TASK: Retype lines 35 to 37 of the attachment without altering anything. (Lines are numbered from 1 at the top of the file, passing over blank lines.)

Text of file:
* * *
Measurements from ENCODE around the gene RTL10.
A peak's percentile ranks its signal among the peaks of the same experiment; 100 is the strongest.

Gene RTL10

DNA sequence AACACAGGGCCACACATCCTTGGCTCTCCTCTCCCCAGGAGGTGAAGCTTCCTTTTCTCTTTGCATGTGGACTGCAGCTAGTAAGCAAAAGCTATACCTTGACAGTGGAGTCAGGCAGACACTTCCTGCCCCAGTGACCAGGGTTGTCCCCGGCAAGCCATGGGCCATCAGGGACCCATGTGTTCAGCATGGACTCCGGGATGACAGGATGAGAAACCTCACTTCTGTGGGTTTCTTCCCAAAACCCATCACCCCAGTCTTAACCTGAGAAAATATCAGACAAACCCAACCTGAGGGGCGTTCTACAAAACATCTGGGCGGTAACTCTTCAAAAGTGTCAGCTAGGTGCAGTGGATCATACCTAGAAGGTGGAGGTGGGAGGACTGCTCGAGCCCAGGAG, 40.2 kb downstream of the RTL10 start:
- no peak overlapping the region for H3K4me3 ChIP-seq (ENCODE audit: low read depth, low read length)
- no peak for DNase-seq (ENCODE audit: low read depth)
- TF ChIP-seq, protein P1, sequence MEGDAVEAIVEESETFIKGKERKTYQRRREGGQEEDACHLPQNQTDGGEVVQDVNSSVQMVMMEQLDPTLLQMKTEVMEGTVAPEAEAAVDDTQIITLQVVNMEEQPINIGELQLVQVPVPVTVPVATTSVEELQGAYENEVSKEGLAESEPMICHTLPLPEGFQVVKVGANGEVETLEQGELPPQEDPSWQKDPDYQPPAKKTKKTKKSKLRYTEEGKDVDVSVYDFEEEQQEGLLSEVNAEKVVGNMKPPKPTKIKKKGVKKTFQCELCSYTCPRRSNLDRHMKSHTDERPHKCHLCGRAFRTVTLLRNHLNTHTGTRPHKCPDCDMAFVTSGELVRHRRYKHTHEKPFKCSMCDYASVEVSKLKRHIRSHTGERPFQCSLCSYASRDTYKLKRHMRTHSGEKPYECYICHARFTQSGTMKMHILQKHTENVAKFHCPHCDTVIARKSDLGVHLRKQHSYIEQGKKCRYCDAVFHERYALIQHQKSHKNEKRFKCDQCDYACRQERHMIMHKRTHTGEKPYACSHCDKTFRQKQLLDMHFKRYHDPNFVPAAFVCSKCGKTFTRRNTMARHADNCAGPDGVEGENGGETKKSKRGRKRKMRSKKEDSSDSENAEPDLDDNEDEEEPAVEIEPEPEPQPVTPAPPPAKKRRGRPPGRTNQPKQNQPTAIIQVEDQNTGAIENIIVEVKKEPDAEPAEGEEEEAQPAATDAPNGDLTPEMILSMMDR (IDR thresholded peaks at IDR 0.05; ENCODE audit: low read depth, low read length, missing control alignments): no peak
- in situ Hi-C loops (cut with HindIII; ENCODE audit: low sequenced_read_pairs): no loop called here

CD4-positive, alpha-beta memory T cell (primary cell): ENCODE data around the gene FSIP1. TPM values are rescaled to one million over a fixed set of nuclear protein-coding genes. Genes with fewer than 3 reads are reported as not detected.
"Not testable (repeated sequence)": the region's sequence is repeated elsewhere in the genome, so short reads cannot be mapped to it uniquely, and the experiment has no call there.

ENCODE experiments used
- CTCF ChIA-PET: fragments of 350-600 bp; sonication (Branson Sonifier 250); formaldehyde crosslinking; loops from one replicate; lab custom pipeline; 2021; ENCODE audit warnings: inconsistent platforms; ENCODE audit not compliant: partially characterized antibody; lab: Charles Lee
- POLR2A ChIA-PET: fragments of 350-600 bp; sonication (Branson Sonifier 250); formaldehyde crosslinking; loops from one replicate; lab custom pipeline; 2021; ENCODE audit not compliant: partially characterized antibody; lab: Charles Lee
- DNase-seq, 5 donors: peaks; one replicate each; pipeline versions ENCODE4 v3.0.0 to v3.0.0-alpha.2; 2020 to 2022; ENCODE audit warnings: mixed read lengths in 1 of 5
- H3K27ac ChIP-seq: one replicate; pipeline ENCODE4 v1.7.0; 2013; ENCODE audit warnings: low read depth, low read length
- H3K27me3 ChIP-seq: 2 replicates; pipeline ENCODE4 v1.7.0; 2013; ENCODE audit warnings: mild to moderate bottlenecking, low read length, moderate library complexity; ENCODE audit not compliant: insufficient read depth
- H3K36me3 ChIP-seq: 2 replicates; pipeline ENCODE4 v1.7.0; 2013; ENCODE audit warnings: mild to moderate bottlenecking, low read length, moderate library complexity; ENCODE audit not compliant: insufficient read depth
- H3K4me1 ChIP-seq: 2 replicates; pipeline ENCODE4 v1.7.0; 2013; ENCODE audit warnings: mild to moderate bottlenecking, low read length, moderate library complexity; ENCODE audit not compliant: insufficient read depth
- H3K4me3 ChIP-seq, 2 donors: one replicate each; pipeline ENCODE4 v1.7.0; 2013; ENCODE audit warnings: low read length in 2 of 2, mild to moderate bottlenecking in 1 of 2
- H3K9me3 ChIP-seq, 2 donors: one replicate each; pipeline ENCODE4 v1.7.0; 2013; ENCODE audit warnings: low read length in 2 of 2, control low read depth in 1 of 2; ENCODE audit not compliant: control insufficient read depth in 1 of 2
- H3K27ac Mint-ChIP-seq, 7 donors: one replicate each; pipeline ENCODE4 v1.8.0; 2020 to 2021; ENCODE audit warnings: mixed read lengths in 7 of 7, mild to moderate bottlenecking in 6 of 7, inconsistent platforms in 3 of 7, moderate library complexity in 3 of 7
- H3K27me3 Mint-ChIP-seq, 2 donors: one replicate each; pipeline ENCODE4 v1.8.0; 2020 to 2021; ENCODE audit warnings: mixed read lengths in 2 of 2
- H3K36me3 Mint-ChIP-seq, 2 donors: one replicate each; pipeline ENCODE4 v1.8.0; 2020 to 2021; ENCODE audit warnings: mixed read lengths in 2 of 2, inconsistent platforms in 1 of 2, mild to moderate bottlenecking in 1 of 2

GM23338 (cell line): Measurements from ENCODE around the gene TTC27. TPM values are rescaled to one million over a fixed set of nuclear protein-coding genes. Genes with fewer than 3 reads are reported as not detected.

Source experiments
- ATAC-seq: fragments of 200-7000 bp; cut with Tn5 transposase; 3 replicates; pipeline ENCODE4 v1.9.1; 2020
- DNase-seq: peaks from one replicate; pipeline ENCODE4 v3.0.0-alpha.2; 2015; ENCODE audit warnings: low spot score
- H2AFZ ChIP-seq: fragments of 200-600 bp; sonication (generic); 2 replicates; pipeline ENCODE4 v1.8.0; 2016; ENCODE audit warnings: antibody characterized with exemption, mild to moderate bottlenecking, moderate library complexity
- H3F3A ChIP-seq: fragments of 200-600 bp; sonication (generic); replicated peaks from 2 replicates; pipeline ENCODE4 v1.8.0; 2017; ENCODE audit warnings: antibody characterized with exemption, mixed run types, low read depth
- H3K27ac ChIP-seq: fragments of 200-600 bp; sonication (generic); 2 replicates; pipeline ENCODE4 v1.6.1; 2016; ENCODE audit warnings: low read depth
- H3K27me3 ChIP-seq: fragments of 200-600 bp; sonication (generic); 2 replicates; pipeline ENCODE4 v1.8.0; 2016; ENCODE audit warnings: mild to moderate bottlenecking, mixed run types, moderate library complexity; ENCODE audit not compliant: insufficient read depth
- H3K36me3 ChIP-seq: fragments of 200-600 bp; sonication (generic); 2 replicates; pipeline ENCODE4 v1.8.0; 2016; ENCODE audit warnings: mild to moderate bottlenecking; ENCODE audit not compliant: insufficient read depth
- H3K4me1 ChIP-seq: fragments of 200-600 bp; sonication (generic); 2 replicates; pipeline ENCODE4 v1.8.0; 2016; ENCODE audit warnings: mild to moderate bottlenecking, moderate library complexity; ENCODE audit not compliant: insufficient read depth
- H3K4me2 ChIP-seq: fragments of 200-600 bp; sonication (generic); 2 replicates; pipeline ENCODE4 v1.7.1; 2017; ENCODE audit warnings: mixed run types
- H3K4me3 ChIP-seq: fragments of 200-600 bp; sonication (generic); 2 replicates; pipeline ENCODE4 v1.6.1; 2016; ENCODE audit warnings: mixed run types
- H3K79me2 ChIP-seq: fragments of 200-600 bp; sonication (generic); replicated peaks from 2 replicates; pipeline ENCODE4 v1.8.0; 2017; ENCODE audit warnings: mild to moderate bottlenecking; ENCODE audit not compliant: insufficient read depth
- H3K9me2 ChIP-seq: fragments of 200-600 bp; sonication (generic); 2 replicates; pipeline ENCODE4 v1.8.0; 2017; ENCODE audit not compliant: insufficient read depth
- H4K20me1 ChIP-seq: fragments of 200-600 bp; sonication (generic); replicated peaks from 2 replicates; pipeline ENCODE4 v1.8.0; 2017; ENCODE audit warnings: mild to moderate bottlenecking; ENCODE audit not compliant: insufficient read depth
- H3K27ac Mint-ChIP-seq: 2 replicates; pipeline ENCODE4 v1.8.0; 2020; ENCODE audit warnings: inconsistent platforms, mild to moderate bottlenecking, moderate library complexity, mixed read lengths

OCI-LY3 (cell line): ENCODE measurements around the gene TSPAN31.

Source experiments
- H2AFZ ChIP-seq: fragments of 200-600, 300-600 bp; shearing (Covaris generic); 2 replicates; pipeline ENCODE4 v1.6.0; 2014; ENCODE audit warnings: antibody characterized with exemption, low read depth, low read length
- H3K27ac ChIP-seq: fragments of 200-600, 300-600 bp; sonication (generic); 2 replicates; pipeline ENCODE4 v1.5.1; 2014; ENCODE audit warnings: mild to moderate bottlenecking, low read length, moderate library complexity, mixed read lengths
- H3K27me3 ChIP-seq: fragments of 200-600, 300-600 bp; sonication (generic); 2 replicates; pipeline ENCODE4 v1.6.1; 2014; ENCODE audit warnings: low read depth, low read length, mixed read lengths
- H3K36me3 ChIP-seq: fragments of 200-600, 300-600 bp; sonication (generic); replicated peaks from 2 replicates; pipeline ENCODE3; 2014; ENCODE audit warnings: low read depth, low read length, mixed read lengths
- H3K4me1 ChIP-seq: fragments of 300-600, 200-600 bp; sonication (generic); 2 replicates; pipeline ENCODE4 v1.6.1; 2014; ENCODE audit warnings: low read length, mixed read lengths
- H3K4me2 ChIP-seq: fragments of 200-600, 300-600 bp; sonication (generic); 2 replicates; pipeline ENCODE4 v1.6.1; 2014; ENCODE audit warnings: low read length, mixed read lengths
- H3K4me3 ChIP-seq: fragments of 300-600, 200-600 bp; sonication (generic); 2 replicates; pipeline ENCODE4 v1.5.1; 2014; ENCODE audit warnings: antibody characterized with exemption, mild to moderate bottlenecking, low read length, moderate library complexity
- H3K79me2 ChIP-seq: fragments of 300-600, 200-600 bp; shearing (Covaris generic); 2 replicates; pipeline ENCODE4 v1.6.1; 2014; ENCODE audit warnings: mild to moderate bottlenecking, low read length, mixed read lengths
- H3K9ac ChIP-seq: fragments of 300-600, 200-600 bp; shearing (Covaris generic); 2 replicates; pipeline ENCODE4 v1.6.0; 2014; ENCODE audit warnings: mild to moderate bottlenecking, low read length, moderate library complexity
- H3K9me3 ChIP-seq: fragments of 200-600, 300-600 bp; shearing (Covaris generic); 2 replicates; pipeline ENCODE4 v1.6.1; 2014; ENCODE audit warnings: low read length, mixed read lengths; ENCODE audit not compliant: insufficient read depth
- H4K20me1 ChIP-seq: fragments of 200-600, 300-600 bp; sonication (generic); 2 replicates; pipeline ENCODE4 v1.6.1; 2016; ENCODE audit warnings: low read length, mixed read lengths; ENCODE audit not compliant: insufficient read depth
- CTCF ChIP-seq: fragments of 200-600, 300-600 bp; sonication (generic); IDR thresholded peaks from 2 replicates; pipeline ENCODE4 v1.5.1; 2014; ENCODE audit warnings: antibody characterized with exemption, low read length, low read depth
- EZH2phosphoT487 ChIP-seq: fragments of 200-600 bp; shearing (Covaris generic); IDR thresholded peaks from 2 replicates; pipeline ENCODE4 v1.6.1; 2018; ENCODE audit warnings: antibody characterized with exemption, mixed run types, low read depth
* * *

- H3K4me3 ChIP-seq: fragments of 200-600 bp; sonication (generic); 2 replicates; pipeline ENCODE4 v1.6.1; 2016; ENCODE audit warnings: mixed run types
- H3K79me2 ChIP-seq: fragments of 200-600 bp; sonication (generic); replicated peaks from 2 replicates; pipeline ENCODE4 v1.8.0; 2017; ENCODE audit warnings: mild to moderate bottlenecking; ENCODE audit not compliant: insufficient read depth
- H3K9me2 ChIP-seq: fragments of 200-600 bp; sonication (generic); 2 replicates; pipeline ENCODE4 v1.8.0; 2017; ENCODE audit not compliant: insufficient read depth